• Slack - Slack utilizes Kafka for its real-time messaging platform. Kafka powers the real-time analytics at Slack, helping them monitor, alert, and analyze their large-scale operations. This real-time processing ensures that users can chat without delays and that notifications are timely.

Given these strengths, Kafka is ideal for scenarios that involve real-time analytics, log aggregation, stream processing, and, of course, write-intensive systems where data durability and scalability are crucial.

The purpose and benefits of using Kafka and tRPC in building a write-intensive systems

Illustration of building a write-intensive system:

This diagram illustrates building a write-intensive system, emphasizing Kafka's data streaming and tRPC's type-safe APIs. It showcases foundational setups, optimization techniques, and the importance of resilience and peak performance.

Kafka provides a platform for handling vast amounts of data, but when it comes to interfacing or presenting that data to other systems, APIs become indispensable. tRPC's seamless integration with TypeScript, combined with its efficient and type-safe approach, complements Kafka's data-handling prowess. Together, they create a powerful ecosystem for building write-intensive systems.

Kafka's Strengths

  • High throughput - Kafka can handle millions of events per second, making it perfect for write-intensive systems.
  • Durability - data in Kafka is written to disk and replicated, ensuring that it remains safe and available, even in cases of hardware failures.
  • Distributed processing - with its distributed nature, Kafka can spread data across a cluster, allowing parallel processing and thereby speeding up data handling.

tRPC's power

  • Typesafe APIs - leveraging TypeScript's static typing, tRPC ensures that the API contracts are adhered to, reducing runtime errors.
  • Efficient communication - tRPC provides optimized endpoints, ensuring that the data transferred between services is minimal and precisely what's needed.
  • Seamless integration - tRPC's compatibility with modern frameworks allows developers to integrate it into diverse ecosystems, ensuring that whether it's in conjunction with Kafka or any other system, the API layer remains robust and efficient.

By combining Kafka's event streaming capabilities with tRPC's efficient API management, developers can build systems that not only handle massive write operations but also present this data to downstream services in a streamlined, typesafe, and efficient manner. The synergy between these tools provides a foundation that can support the demanding requirements of modern, data-heavy applications.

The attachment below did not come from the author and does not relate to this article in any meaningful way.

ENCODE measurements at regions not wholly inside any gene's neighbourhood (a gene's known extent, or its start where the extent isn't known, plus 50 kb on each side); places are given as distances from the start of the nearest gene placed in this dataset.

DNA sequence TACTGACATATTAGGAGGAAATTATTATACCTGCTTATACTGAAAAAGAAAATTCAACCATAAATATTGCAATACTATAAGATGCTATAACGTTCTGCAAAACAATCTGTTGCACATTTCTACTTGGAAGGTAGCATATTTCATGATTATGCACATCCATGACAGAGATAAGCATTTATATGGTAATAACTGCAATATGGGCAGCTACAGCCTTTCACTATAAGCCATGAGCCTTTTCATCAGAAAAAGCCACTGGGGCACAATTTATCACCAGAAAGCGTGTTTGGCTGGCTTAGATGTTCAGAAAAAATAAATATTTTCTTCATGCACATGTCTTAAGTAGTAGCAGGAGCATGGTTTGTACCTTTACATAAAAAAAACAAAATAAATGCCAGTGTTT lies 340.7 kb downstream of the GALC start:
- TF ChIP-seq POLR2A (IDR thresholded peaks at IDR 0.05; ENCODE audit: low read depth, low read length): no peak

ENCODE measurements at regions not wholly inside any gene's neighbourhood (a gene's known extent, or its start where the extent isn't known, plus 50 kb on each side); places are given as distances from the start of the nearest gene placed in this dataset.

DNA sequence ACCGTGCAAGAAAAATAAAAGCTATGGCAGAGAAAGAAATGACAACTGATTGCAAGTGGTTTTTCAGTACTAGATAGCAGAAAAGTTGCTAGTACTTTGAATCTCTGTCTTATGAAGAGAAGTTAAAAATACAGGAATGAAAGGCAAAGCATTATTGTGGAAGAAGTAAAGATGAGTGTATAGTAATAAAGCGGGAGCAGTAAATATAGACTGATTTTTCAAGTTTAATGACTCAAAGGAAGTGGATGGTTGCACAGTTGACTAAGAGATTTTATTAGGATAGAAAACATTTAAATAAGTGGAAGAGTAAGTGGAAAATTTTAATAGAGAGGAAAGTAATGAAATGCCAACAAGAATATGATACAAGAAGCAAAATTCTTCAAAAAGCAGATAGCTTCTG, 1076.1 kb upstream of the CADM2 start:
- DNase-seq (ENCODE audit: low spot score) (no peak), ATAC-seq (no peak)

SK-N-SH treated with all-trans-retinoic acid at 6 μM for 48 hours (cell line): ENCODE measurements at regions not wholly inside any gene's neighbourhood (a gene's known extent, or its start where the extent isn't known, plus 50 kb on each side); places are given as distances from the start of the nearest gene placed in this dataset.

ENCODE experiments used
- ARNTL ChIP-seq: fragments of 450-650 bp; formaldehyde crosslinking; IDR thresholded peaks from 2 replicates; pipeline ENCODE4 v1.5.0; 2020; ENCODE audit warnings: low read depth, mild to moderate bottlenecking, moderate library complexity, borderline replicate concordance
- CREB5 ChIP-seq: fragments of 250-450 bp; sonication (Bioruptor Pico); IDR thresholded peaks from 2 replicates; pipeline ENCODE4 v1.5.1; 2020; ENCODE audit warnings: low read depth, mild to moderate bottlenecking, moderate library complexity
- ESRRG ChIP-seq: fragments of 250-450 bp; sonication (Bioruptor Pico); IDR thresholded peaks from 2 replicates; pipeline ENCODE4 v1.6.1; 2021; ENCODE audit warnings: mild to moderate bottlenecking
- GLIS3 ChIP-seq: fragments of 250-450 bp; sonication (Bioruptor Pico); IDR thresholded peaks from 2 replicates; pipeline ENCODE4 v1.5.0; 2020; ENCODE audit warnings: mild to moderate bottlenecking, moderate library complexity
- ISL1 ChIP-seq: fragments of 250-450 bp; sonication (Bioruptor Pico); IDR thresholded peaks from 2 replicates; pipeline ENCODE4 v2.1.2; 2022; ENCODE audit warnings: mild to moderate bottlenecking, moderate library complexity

Write-intensive systems

In the evolving digital landscape, the demand for systems that primarily write data as opposed to reading it is surging. Such systems are the backbone for scenarios where real-time capture and processing of data are paramount.


  • High throughput - these systems are designed to handle vast amounts of incoming data simultaneously
  • Low latency - they prioritize rapid data processing and writing
  • Durability - emphasis on ensuring data once written is not lost
  • Scalability - as data inflow can be unpredictable, these systems should scale on demand


  • Data integrity - preventing data corruption during high-volume write
  • Data ordering - ensuring that concurrent writes maintain a consistent order
  • Resource management - allocating resources efficiently during peak data inflows
  • Fault tolerance - ensuring the system remains operational even when certain components fail

Use cases

Financial transaction systems, large-scale logging systems, real-time analytics, telemetry data capture from thousands of IoT devices, and event-driven architectures.

System design considerations for write-intensive workloads

  • Data distribution - efficient sharding or partitioning mechanisms to distribute data across multiple storage units or nodes
  • Concurrency control - mechanisms like locks, semaphores, or versioning to handle simultaneous write operations
  • Buffering - implementing caches or buffers to manage sudden spikes in data writes
  • Feedback mechanisms - ensuring that producers receive immediate acknowledgments for their write operations, especially in systems where the confirmation of data write is critical